Gardeners should fertilize their Rosemary Bonsais every six months with additional fertilizations every other week during the growing season. Rosemary Bonsais react well to various types of fertilizers, although gardeners should be careful to not overpower their bonsai trees. Some experts recommend using regular plant fertilizer at half strength, while others recommend using high phosphorus fertilizer or organic fertilizer. As with regular watering, Rosemary Bonsais will benefit from receiving mild fertilizer through the leaves.
Ridding the Rosemary Bonsai of Pests
Rosemary Bonsai trees can be susceptible to fungi and pests, so bonsai gardeners may need to spray their bonsai trees with fungicides or non-toxic pesticides. A lack of adequate sunlight can lead to a Rosemary Bonsai contracting a white, powdery fungus, and spider mites, aphids, and other bugs may also plague this bonsai tree. Gardeners should use a sulphur-based fungicide or a non-toxic pesticide soap to rid their Rosemary Bonsai trees of such fungi and pests.
When most people think about bonsai trees, they often envision the bonsai gardener pruning his trees with painstaking precision. Rosemary Bonsais are hardy enough that pruning poses little danger to them, but gardeners should still be cautious not to cut back to bare wood on anything but a healthy specimen. Gardeners should always remove any branch that has died completely; Rosemary Bonsais often experience branch death when the tree is overtaxed, so removing the dead branch helps reduce the stress put on the tree. These dead trimmings should not be consumed, but healthy trimmings can be dried and used for seasoning. In order to keep the Rosemary Bonsai appropriately small, gardeners should allow one set of Rosemary leaves to open and then prune out any new growth that sprouts beyond that initial set of leaves.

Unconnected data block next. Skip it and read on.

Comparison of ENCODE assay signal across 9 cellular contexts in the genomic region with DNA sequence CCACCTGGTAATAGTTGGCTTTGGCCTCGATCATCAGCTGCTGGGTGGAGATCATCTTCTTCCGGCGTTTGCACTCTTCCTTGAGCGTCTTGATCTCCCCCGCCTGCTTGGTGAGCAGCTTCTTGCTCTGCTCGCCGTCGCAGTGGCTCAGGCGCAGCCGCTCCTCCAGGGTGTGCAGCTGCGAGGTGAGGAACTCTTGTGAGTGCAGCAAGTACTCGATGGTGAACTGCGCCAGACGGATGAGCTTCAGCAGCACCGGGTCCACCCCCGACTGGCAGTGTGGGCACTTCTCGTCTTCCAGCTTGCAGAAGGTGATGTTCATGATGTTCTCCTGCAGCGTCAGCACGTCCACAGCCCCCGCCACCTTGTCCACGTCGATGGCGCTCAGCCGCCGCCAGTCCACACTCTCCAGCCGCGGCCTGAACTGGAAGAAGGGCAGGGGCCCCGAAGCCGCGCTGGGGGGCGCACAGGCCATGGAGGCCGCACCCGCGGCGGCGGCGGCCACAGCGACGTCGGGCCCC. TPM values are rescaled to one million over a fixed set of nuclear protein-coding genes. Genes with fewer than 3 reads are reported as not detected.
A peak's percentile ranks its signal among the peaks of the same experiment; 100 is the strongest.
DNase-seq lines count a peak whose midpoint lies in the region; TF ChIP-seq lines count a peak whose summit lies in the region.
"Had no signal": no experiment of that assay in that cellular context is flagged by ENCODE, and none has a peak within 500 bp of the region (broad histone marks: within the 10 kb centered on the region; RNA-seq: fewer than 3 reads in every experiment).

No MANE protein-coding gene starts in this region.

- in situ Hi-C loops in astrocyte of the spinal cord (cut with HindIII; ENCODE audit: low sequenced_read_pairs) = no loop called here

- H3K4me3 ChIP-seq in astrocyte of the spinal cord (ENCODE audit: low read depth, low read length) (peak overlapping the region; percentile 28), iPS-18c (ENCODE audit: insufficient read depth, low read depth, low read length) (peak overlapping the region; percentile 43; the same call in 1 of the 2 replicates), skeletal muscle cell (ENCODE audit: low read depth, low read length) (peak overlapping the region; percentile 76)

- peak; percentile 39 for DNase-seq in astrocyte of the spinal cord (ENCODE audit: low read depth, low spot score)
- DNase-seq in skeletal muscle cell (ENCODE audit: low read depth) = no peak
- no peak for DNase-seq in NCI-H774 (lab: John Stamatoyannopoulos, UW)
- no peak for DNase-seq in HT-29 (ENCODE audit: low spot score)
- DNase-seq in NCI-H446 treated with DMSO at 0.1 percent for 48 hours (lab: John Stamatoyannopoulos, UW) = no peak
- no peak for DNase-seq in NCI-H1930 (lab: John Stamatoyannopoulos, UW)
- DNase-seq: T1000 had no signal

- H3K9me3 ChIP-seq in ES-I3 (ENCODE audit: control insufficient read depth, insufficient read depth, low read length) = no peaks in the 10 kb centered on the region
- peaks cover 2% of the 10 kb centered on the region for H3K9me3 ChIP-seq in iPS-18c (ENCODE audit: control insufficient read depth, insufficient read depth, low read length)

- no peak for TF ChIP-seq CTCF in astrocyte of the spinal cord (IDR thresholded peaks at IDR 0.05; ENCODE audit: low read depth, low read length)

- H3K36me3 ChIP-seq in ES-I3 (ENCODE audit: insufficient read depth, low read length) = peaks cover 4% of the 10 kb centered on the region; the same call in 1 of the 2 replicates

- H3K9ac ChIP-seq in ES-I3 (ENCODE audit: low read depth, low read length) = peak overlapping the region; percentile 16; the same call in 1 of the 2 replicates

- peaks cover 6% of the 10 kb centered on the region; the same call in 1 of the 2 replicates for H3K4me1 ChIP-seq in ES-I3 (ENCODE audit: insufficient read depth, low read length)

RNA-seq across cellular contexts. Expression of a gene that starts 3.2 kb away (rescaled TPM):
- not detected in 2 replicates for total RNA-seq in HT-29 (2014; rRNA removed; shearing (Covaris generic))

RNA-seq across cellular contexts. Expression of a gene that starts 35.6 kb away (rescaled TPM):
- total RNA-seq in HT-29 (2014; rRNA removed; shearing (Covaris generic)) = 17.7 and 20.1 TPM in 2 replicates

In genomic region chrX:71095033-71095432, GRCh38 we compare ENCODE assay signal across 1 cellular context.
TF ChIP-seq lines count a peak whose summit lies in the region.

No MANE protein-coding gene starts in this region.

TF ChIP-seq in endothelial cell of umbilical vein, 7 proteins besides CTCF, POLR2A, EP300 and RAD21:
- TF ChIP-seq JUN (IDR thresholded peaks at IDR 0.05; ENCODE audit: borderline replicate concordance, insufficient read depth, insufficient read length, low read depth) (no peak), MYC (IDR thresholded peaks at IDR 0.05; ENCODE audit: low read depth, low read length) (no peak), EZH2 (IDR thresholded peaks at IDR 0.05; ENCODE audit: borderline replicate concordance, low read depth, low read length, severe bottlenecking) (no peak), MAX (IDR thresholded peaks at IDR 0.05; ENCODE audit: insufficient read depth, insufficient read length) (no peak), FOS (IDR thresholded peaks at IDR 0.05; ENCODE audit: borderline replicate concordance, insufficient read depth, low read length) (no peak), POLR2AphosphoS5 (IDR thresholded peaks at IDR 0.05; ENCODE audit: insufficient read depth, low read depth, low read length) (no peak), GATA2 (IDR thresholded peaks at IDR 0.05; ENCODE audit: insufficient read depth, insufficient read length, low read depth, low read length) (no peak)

Pruning the Roots of a Rosemary Bonsai
Root pruning is essential to maintaining the small size of any bonsai tree, and the Rosemary Bonsai is no exception to this common bonsai need. Gardeners should trim approximately a quarter of the Rosemary Bonsai root growth every spring, cutting evenly on the bottom and around the sides. The Rosemary Bonsai should then be repotted in fresh, well-draining soil; in order to prevent the Rosemary Bonsai from going into shock, the tree should be misted with water and soaked in a mixture of water as well as a shock-reducing treatment.
Why Choose the Rosemary Bonsai?
In addition to the savory nature of the Rosemary Bonsai leaves as seasoning, the Rosemary Bonsai also produces lovely, aromatic blue flowers during the Spring. Rosemary Bonsai trees are relatively easy to cultivate and, unlike more complicated bonsai trees, can be shaped into a nice-looking bonsai tree within one year. Those familiar with Rosemary’s opinions may also be able to find this plant growing in the wild, meaning that the only cultivation costs will be those of upkeep and care. Rosemary also had medicinal properties and is associated with helping prevent and treat cancer, liver disease, and asthma. The plants themselves are considered insect repellants, so setting these out in the garden will help keep insects away.
The art of bonsai is all about trimming and aesthetic beauty, but it also involves redefining and reshaping not only the tree itself but also the human perception of the tree. Most people see Rosemary as a culinary means to an end, but Rosemary Bonsai tree gardeners see the multi-purpose appeal of reshaping and reforming this plant into an artistic object. Fortunately for Rosemary Bonsai gardeners, their artistic object can also be used to season the chicken.